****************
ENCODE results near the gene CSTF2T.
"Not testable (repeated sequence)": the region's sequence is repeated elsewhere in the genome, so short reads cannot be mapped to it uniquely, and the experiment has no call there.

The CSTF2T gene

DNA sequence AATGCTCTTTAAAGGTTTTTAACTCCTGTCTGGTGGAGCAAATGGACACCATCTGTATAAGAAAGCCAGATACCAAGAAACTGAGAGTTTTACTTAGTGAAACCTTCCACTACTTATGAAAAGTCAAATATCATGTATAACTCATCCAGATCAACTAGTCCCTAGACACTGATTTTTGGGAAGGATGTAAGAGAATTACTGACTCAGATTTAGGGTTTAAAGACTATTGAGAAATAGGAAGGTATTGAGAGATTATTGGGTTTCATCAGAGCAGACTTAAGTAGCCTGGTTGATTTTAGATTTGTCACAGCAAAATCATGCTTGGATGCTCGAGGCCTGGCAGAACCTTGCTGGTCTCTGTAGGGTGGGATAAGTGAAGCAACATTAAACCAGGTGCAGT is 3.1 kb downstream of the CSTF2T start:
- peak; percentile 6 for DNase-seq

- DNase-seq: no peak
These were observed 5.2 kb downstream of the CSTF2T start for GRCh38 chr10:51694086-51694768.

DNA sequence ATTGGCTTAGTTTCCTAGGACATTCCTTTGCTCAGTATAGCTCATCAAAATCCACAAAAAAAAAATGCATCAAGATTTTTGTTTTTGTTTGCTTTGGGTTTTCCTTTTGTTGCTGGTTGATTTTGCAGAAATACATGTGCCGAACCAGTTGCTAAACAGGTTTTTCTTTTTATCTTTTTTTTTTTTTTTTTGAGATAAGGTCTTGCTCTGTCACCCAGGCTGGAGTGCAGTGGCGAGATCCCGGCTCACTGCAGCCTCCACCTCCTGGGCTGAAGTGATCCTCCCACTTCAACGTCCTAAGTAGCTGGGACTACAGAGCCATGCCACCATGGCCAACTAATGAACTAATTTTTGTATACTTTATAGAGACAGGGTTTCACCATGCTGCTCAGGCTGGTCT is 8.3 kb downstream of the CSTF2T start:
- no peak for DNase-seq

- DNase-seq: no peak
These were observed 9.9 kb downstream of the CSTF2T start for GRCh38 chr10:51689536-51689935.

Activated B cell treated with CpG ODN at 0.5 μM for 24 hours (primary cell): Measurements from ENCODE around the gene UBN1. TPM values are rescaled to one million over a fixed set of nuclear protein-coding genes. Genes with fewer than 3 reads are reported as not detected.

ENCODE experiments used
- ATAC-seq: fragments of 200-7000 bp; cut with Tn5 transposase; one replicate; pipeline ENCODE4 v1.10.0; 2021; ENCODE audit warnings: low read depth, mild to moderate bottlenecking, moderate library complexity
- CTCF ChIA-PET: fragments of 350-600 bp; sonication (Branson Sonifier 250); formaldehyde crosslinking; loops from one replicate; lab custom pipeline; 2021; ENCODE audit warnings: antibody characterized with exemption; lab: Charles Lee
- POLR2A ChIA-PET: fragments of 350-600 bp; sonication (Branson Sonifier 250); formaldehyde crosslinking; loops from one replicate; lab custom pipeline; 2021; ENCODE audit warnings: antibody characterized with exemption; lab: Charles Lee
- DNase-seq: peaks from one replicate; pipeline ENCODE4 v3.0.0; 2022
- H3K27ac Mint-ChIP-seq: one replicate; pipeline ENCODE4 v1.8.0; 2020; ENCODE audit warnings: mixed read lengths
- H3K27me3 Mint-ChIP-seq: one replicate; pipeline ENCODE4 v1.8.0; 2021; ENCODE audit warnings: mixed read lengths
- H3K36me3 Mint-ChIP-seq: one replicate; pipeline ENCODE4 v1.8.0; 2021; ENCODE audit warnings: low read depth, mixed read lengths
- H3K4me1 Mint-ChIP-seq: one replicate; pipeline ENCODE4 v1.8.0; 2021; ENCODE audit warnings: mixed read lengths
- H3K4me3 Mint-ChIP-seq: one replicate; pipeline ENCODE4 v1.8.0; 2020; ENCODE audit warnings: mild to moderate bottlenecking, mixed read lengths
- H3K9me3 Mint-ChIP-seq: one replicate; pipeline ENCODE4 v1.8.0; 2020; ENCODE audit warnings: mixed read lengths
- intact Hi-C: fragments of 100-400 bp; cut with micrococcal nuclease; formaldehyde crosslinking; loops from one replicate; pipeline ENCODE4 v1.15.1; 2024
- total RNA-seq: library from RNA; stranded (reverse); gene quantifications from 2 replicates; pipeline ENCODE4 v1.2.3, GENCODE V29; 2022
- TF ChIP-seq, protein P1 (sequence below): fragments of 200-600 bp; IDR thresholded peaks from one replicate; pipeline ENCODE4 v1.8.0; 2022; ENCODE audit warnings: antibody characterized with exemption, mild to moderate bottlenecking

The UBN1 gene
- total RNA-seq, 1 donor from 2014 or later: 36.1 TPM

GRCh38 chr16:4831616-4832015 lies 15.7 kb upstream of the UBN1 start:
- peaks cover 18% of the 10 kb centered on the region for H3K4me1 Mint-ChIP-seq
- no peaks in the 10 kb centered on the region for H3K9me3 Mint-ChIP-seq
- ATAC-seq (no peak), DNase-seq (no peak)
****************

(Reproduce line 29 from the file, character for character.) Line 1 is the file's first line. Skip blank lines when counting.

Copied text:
GRCh38 chr16:4831616-4832015 lies 15.7 kb upstream of the UBN1 start: